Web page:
Possible Role of Songbirds and Parakeets in Transmission of Influenza A(H7N9) Virus to Humans

Jeremy C. Jones; Stephanie Sonnberg; Zeynep A. Koçer; Karthik Shanmuganatham; Patrick Seiler; Yuelong Shu; Huachen Zhu; Yi Guan; Malik Peiris; Richard J. Webby; Robert G. Webster


Emerging Infectious Diseases. 2014;20(3) 

In This Article

Abstract and Introduction


Avian-origin influenza A(H7N9) recently emerged in China, causing severe human disease. Several subtype H7N9 isolates contain influenza genes previously identified in viruses from finch-like birds. Because wild and domestic songbirds interact with humans and poultry, we investigated the susceptibility and transmissibility of subtype H7N9 in these species. Finches, sparrows, and parakeets supported replication of a human subtype H7N9 isolate, shed high titers through the oropharyngeal route, and showed few disease signs. Virus was shed into water troughs, and several contact animals seroconverted, although they shed little virus. Our study demonstrates that a human isolate can replicate in and be shed by such songbirds and parakeets into their environment. This finding has implications for these birds' potential as intermediate hosts with the ability to facilitate transmission and dissemination of A(H7N9) virus.


The emergence of novel influenza strains from the avian reservoir remains a constant threat to human and animal health, as was recently illustrated by human infections with novel and wholly avian influenza A(H7N9) viruses in China. These viruses show little virulence in birds but can cause severe illness in humans.[1,2] Of the 134 confirmed human cases reported as of August 2013, >30% have been fatal,[3,4] In the 3 index case-patients, the illness progressed to acute respiratory distress syndrome and death,[1] and most persons with confirmed infections required hospital care.[2,5] Retrospective epidemiologic analyses showed >75% of affected patients had had contact with domestic poultry,[6,7] a common source of zoonotic transmission of influenza.[8] Several of the A(H7N9) virus internal genes (polymerase basic protein [PB] 1, matrix, nonstructural protein, and nucleoprotein) originated from the H9N2 subtype commonly found in chickens. When chickens and quail were inoculated with A(H7N9) isolated from humans, they shed the viruses to high titers but had little or no clinical disease.[9,10] Thus, poultry appears to be a reservoir for A(H7N9) viruses and a source of human infections. Yet, multiple lines of evidence suggest avian species other than the usual suspects (waterfowl and poultry) contributed to the emergence of these novel H7N9 viruses: first, H7N9 has been isolated from nonpoultry birds (pigeons) in Chinese live-bird markets;[11] second, 2 genes (PA, PB2) in an initially characterized human isolate (A/Anhui/1/2013) were most closely related to viruses isolated from bramblings (finch-like birds of the large order Passeriformes);[12] and third, the matrix, polymerase acidic protein [PA], PB1 and PB2 gene segments from additional human isolates appear to have been donated by A/brambling/Beijing/16/2012 (H9N2)-like virus(es).[13] Therefore, songbirds and other small, terrestrial birds could have been directly involved in the genesis of novel A(H7N9) viruses and subsequent infection in humans.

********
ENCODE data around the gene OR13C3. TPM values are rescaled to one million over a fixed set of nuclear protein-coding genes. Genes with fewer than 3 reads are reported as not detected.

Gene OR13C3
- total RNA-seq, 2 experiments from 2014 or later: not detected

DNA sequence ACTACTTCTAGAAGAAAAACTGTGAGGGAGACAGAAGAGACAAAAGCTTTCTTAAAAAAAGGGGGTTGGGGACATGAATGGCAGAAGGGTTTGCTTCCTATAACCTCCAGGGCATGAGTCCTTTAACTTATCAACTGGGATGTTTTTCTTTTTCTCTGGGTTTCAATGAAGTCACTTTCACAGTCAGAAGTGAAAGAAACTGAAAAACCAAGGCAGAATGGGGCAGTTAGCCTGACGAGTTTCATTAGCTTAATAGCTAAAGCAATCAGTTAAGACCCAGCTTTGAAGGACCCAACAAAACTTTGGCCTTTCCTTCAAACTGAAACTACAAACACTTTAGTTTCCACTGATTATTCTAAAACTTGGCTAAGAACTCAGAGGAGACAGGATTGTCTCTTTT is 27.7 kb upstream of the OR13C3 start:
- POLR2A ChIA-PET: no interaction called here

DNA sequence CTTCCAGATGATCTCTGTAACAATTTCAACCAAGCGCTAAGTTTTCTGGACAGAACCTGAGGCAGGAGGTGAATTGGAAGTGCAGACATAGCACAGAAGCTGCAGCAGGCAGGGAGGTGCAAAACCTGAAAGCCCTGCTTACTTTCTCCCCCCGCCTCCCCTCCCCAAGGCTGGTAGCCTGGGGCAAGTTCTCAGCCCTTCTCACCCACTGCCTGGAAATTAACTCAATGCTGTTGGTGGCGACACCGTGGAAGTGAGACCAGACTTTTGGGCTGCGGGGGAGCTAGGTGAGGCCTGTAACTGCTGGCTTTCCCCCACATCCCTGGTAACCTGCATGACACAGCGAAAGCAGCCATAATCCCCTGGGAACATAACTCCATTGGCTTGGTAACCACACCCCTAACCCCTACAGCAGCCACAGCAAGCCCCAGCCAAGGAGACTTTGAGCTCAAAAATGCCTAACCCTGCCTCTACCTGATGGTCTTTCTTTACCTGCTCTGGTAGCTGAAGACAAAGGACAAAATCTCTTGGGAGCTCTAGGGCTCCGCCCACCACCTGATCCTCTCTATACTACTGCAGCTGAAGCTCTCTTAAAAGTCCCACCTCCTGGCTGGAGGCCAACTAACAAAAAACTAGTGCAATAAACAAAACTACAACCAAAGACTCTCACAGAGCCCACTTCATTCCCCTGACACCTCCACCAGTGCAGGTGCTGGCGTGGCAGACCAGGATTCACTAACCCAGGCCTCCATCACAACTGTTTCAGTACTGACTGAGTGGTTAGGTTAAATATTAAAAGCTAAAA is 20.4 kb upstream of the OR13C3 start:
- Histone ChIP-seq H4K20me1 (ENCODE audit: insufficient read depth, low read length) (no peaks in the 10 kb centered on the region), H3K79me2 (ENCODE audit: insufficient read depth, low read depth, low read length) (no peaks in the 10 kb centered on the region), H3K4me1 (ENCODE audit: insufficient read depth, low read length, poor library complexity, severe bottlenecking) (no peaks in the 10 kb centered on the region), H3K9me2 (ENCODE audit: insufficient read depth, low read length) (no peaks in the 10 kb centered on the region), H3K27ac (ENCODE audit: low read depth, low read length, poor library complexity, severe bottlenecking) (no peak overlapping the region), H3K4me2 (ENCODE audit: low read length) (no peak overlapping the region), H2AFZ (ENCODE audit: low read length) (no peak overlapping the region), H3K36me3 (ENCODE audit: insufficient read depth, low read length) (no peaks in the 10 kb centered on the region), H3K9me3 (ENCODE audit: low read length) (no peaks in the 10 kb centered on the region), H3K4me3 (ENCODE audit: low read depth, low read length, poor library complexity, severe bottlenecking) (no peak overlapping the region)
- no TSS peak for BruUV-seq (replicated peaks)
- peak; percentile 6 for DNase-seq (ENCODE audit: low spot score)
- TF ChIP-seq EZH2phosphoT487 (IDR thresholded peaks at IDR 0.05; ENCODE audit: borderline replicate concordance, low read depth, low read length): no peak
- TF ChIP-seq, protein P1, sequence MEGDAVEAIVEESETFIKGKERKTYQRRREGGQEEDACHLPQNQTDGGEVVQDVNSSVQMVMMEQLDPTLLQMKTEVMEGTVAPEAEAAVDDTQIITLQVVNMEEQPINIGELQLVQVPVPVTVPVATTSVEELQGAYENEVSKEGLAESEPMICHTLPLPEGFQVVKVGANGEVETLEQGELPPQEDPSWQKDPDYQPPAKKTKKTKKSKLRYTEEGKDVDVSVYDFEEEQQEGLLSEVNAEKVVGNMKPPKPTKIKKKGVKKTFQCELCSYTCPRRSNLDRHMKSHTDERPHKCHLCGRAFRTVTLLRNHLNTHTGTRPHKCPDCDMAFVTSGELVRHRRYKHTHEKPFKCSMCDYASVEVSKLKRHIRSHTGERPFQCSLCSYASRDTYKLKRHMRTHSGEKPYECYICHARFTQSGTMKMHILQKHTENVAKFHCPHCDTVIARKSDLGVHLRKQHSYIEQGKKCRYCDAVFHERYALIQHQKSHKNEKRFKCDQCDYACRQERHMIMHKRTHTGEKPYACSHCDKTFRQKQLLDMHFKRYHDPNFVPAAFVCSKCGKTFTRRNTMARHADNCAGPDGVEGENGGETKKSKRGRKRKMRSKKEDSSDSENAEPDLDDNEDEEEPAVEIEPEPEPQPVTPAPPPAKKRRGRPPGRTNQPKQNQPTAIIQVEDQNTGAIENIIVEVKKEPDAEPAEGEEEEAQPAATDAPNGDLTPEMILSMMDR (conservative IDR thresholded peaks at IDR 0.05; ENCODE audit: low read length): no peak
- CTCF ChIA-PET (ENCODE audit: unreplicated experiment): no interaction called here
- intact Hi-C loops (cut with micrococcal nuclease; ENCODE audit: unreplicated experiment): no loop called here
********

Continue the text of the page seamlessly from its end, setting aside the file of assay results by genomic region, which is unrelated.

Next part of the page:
Songbirds are common household pets and are in close contact with humans and domesticated animals. Their wild counterparts also are likely to interact with poultry in backyard farms and in many farming sectors.[14,15] Consequently, we examined the replication and transmission of the human isolate A/Anhui/1/2013 (H7N9) in wild and domesticated small birds. A/Anhui/1/2013 was isolated from one of the initially reported human case-patients[1] and is closely related to many of the avian isolates that have been recovered.[12] For this study, we chose 3 species of Passeriformes (zebra finches, society finches, and sparrows), which are related to the bramblings described previously. We also studied the parakeet (budgerigar; order Psittaciformes), a bird found in the wild and in households as a pet, that is known to support the replication of other subtypes of influenza.[16–18] The study was conducted during June and July 2013 at St. Jude Children's Research Hospital (Memphis, TN, USA).